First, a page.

By Susie Taylor, co-chair of the Streetscape Committee of the Cleveland Park Revitalization Team
The commercial area of Connecticut Avenue in Cleveland Park is about to undergo a long awaited transformation.
Connecticut Avenue is designated as a principal arterial by the Federal Highway Administration. This means many administrative, inter-agency, and Federal guidelines limit options for physical changes. The Avenue’s six lanes carry upwards of 40,000 cars per day. During weekday morning and evening rush hours, center lanes reverse and parking is eliminated on each side. Thus, in the 1960s, a wide sidewalk on the east side of Connecticut Avenue was reduced to create a service lane and parking. Local retailers depend on this parking and strongly favor the service lane.
In 1981, Metro completed the Cleveland Park Metro station. Metro’s “zone of influence” under the Avenue extends many feet on either side, further restricting roadway changes. Additionally, critical underground utilities are now tightly packed. Climate change has exacerbated an already bad drainage situation into an urgent condition. Over the years, Connecticut Avenue has undergone piecemeal adjustments to accommodate increased traffic, public transportation demands, more pedestrians, and a growing number of cyclists. At last, we have a plan that addresses the issues raised by each of these interests and resolves matters when they compete.
Highlights of the Streetscape and Drainage Project
The presence of sandbags along both Metro entrances signals a dramatic water runoff and flooding problem. Water flows from Wisconsin Avenue and the Van Ness area across Connecticut Avenue toward Rock Creek, and the existing drainage system is inadequate. However, given Metro’s zone of influence and existing packed underground utilities, not enough underground clearance exists along Connecticut Avenue for larger pipes, and WMATA nixed approval of bio-retention ponds out of fear they would lead to increased water infiltration in Metro’s tunnels.
The good news is that this congestion means that none of the work, particularly the work associated with the service lane, will be affected by any future drainage mitigation. DDOT plans to mitigate the remaining storm water through a future project along Porter Street. Additionally, DDOT is looking to mitigate storm water west of Connecticut Ave which may extend as far as Wisconsin Avenue in the near future.
The plan incorporates a shared space concept for the entire lane, similar to many areas of The Wharf in southwest DC. The roadway will be raised to the same level as the sidewalk, using bollards, plants, and varying pavement materials to denote how pedestrians and drivers should use the space. The changes will give pedestrians more comfort walking along the lane, while still allowing drivers to park outside the businesses.
At the southern end, an arch will signify a gateway into the shared road and limit the height of trucks entering the road. At the northern end, the service lane will shift left for vehicles to exit directly onto Connecticut Avenue rather than onto Ordway Street. This simplifies the Connecticut-Ordway intersection for drivers and pedestrians and creates a pedestrian plaza adjacent to Ordway.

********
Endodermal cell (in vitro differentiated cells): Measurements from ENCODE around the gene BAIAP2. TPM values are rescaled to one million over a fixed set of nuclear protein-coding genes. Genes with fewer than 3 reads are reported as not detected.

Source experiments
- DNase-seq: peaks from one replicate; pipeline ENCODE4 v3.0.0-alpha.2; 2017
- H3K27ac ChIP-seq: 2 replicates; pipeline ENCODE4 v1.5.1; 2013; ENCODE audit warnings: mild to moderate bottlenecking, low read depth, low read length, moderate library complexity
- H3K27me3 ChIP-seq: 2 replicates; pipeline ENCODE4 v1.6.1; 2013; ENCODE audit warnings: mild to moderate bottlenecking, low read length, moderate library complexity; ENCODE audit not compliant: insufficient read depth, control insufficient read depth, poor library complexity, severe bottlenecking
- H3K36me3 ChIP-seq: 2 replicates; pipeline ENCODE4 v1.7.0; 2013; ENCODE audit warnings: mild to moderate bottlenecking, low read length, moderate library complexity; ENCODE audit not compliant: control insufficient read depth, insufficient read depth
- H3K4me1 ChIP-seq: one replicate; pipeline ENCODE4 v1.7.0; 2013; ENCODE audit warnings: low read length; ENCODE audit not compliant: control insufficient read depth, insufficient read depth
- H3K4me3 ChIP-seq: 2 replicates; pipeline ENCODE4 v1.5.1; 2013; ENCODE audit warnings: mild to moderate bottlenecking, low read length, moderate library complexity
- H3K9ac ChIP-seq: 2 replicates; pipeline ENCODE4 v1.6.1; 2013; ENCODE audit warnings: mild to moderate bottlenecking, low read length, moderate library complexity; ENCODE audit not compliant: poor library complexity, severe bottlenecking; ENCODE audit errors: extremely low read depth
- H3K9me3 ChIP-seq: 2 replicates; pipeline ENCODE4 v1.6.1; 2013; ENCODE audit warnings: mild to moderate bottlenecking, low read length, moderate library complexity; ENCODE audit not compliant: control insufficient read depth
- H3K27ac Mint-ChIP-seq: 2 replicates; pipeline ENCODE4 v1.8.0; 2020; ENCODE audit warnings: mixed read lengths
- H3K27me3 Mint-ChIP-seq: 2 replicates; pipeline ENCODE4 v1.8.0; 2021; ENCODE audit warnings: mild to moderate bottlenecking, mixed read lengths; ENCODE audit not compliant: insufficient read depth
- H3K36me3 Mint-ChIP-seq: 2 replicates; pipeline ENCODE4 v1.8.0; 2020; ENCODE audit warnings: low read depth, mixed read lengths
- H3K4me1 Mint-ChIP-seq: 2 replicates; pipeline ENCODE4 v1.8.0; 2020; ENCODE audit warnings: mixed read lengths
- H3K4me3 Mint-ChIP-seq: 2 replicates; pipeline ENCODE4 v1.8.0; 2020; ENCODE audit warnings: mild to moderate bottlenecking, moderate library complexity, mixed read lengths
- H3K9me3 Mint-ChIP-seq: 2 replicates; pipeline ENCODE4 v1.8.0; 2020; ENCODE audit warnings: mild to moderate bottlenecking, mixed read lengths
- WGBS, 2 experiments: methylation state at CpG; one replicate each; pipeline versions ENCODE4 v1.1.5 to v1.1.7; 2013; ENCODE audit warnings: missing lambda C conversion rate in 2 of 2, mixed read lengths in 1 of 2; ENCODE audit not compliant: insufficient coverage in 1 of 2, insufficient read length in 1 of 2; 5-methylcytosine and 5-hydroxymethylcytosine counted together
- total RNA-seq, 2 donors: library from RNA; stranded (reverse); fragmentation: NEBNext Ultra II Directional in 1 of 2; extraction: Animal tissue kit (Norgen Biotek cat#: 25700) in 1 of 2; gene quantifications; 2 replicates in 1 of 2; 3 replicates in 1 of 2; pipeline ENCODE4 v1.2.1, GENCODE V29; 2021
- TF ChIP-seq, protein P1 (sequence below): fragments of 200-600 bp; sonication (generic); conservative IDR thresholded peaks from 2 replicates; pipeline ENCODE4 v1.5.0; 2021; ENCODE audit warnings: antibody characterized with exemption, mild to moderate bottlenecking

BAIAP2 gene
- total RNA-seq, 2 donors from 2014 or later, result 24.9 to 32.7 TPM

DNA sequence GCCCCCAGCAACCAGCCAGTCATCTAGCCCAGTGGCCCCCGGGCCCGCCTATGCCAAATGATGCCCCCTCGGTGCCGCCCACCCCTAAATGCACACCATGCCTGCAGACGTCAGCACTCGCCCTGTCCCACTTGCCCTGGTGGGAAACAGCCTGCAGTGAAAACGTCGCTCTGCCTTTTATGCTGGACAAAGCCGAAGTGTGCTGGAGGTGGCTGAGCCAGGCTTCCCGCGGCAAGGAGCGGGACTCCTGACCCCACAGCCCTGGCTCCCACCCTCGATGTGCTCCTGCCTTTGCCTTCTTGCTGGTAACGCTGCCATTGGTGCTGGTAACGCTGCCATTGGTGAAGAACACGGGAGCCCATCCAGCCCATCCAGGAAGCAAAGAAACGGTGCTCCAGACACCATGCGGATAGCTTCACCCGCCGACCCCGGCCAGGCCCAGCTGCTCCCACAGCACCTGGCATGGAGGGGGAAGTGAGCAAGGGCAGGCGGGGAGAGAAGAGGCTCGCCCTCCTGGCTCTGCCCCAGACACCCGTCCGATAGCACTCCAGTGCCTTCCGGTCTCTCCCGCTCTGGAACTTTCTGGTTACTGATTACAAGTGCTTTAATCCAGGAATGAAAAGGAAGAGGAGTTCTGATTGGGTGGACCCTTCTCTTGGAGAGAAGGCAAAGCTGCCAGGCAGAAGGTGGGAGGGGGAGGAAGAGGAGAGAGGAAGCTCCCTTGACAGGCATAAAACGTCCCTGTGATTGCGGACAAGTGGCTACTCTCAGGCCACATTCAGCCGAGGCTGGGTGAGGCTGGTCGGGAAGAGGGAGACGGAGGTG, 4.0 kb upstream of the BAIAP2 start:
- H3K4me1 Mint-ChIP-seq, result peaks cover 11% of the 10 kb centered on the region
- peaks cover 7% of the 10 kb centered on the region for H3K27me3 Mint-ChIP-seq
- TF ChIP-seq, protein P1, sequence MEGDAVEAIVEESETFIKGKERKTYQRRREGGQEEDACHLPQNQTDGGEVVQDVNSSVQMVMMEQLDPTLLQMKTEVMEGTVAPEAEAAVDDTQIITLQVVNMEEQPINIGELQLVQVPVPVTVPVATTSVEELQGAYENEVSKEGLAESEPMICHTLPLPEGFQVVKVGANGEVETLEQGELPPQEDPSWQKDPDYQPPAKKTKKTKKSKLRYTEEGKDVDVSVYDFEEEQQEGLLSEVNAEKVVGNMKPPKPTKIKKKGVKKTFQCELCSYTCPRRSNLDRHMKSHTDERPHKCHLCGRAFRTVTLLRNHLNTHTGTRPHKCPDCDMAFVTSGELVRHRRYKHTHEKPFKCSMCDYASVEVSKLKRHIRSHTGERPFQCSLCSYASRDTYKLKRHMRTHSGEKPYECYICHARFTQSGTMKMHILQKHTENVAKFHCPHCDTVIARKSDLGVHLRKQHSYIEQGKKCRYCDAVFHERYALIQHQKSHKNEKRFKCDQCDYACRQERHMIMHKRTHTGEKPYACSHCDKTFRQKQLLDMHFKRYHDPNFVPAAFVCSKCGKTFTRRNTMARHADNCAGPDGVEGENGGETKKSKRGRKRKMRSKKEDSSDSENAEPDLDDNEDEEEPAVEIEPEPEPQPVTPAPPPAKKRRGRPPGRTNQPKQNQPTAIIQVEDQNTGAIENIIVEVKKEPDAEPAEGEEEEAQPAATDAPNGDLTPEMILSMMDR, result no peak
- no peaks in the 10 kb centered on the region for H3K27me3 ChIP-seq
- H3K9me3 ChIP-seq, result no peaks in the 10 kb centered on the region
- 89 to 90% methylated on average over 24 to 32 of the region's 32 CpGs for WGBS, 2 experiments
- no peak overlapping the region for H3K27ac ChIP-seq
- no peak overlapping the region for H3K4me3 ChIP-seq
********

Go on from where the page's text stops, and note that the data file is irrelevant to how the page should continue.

Connecticut and Newark Streets:
A “bulb out” will be constructed on the library side, changing the geometry of the intersection. Vehicles will no longer “slip” into southbound Connecticut Avenue traffic, and pedestrians will have a shorter road span to cross.
Connecticut/Porter and Quebec Streets:
This intersection will be simplified. The slip lane on the northeast corner will be eliminated and replaced with a pedestrian plaza. The pedestrian crosswalk near the Exxon Station across to Quebec Street will be pushed further east, and the third Exxon curb cut close to the intersection of Connecticut and Porter will be relocated a few feet south.
New sidewalk pavers in a subdued color palette with a consistent, simple paving pattern on the east and west sides of Connecticut Avenue will create a coherent design. The pattern is inspired by the art deco character of the area.
Granite from a quarry that used to exist under the Uptown Theater was used to build many foundations of Cleveland Park’s houses. Granite will be used to create the new paving pattern, as well as the bollards in the shared road. Rough granite cobblestone banding every 40’ in the shared road will aid traffic calming. New furniture, trash receptacles, trees, and tree boxes will be added. In addition, three areas are designated for public art installations–the shared road entry arch, the Ordway Street pedestrian plaza, and the Porter Street pedestrian plaza.
Unfortunately, the utility conflicts have delayed the project by several months. DDOT is currently working on the relocation design of DC Water lines to resolve utility conflicts between its proposed drainage lines and the existing DC Water lines at the intersection of Connecticut Avenue and Ordway. This is necessary to comply with the minimum clearance requirements between utility lines. The design project is scheduled to be completed by the end of September 2019 and construction to start early spring of 2020.
Look for more updates in the fall as design is completed and the construction bid out. If you’d like to get involved in the work of the Streetscape Committee, please email firstname.lastname@example.org. For more details about the project, visit DDOT’s website.